What Is Tax Recapture?

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Tax recapture is what happens when distributions from a tax-advantaged account are subject to taxers because they were used for non-qualified expenses.

Key Takeaways

  • If you take a non-qualified distribution from a tax-advantaged account, you may be looking at penalties in the form of tax recapture.
  • Tax recapture is common when it comes to college 529 savings accounts, as well as some retirement accounts.
  • Each state has different laws when it comes to tax recapture, so it's important to work with a qualified financial advisor who is familiar with your state's regulations.

How Tax Recapture Works

Tax recapture when you withdraw money from a tax-advantaged account, such as a retirement fund or college education fund, for a non-qualified expense, triggering taxes on what would otherwise be untaxed withdrawals.

The amounts within retirement and college education accounts often grow without the growth being subject to income taxes. There's usually some type of tax advantage when withdrawals begin, too.

An Example of Tax Recapture

You get to claim tax deductions or tax credits over the years when you contribute to a college 529 savings plan with the promise that the money will be used for your child's educational purposes. The gains portion may be subject to a federal income tax penalty if that's not what the money is used for. You might also be required to pay the state taxes you otherwise would have paid on those amounts.

Let's say that you run into some surprise financial trouble. You have to pull money out of your 529 to pay for everyday expenses (non-qualified) rather than the education expenses the plan was designed for. Per the rules of your state's 529 savings plan, you face a penalty for the withdrawal, and the state will want to recapture the money you saved by deducting your contributions.


It's important that you understand the tax recapture provisions of your particular state if there's any chance that you might have to take a non-qualified distribution.

Tax Recapture Laws Vary by State

States can set their own rules for tax recapture. Take California, New York, and Indiana, for example.


California doesn't have a state tax deduction for contributions for a 529 plan, so there's no recapture there. But a non-qualified withdrawal by a California taxpayer is subject to an additional 2.5% California penalty tax on the earnings portion if it's subject to a federal penalty tax.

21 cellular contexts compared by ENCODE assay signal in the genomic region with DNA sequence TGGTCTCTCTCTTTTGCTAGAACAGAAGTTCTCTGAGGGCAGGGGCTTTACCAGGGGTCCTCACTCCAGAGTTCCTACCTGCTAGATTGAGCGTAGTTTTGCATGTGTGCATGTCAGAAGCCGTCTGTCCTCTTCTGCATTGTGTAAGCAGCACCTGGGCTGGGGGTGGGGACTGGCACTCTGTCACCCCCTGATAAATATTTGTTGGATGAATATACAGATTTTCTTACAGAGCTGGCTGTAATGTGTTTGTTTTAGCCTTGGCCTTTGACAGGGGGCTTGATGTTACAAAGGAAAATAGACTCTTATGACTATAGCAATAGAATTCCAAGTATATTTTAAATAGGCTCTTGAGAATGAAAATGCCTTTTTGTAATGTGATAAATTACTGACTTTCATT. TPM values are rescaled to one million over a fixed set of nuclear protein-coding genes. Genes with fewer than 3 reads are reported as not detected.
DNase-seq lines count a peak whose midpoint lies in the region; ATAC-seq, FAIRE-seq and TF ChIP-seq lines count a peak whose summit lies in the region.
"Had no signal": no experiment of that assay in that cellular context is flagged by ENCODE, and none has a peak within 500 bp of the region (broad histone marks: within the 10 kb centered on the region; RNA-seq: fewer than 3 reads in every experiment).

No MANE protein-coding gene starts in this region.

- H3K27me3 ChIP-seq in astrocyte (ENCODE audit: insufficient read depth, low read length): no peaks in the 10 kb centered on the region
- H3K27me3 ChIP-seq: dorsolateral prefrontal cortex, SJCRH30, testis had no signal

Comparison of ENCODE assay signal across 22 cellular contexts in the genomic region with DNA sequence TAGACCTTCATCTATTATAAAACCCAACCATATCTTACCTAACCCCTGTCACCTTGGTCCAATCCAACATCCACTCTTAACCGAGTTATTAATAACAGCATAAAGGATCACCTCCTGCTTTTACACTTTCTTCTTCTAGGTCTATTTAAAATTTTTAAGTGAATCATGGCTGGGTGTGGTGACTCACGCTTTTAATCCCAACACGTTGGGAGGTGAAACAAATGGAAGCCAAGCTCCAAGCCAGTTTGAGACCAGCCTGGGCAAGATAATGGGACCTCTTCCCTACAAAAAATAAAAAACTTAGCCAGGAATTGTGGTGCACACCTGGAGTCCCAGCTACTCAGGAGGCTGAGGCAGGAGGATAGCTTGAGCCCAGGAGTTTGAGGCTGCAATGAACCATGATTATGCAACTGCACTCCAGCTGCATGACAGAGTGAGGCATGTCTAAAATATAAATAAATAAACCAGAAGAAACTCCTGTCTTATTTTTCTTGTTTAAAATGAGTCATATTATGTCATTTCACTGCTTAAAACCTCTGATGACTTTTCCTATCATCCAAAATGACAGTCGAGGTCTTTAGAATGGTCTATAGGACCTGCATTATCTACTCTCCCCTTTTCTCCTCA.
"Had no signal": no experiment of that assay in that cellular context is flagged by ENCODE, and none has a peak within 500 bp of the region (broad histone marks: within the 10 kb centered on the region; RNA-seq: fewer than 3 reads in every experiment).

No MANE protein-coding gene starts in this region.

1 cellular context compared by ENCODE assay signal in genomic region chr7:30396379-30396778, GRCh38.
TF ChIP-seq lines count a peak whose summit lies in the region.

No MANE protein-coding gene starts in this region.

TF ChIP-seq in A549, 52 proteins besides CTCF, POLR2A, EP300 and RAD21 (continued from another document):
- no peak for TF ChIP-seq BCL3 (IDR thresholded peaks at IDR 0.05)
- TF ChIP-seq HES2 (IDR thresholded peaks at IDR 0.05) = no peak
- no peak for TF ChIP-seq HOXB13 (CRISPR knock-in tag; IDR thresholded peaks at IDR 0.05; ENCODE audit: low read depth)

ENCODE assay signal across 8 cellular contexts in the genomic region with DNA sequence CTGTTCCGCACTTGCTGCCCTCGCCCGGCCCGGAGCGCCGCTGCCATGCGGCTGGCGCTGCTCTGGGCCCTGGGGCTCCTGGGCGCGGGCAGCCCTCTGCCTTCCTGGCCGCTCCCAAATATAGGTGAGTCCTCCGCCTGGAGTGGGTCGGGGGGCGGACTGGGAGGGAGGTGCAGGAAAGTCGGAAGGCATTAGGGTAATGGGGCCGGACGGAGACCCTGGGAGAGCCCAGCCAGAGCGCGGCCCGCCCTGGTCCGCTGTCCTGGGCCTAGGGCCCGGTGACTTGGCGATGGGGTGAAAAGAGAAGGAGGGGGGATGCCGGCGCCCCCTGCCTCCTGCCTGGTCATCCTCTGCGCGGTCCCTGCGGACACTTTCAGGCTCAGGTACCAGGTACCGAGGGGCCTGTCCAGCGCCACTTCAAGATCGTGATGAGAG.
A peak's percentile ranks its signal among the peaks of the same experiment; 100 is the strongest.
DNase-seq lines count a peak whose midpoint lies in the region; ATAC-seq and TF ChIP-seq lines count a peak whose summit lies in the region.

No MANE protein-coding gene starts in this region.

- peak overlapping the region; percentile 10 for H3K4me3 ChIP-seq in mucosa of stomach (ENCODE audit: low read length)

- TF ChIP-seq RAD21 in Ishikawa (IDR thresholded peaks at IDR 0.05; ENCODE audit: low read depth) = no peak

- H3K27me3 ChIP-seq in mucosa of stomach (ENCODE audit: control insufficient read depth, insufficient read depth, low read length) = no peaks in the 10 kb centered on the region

New York

The principal portion of rollovers and non-qualified withdrawals for New York's advisor-guided or direct college savings plans is subject to New York tax to the extent of prior New York tax deductions, but only after removal of non-deducted contributions.


In Indiana, one of the state's three plans charges a penalty of 20% of the non-qualified withdrawal from a 529 plan to the extent that any Indiana tax credits were previously claimed.

Non-qualified withdrawals for this purpose may include rollovers. But they don't include withdrawals made as the result of the beneficiary's death or disability. Nor do they include withdrawals made on account of the beneficiary's receipt of a scholarship. In Indiana, recapture also applies to any account terminated within 12 months from the account opening date in Indiana.

Tax Recapture Exemptions

Unqualified distributions subject to a tax recapture generally include any distribution that's not for higher education purposes. This sometimes includes a rollover to another state's college savings program.


There are some situations in which you might not have to pay the federal income tax or 10% penalty or be subject to the state tax recapture provision.

Exemptions to tax recapture include the death of the beneficiary, distributions due to a disability, and attendance at a U.S. military academy.

It is very important that you understand both the tax benefits and potential tax consequences of investing in a 529 savings plan for your child's education. Talk with a financial advisor who is knowledgeable about the specific tax codes in your state to determine how you might be affected by tax recapture exemptions.

Frequently Asked Questions (FAQs)

Do all states offer incentives for investing in 529 plans?

More than 30 states, including the District of Columbia, have such incentives available.

What are some other types of plans that might be subject to recapture?

Tax-exempt mortgage bonds can be subject to recapture at the federal level, as can some state-level investment tax credits.

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  2. Investor.gov. "529 Plans."

  3. Investor.gov. "Investor Bulletin: An Introduction to 529 Plans."

  4. Saving for College. "What Is a 529 Plan?"

  5. Saving for College. "Tax Benefits of California 529 Plans."

  6. Saving for College. "State Tax Recapture Provisions."

  7. Saving for College. "529 News: Military Tax Act Eliminates 10% Penalty for Academy Students."

  8. Alaska Housing Finance Corporation. "Facts About Federal Recapture Tax."

  9. New York State Department of Taxation and Finance. "Recapture of Tax Credits."

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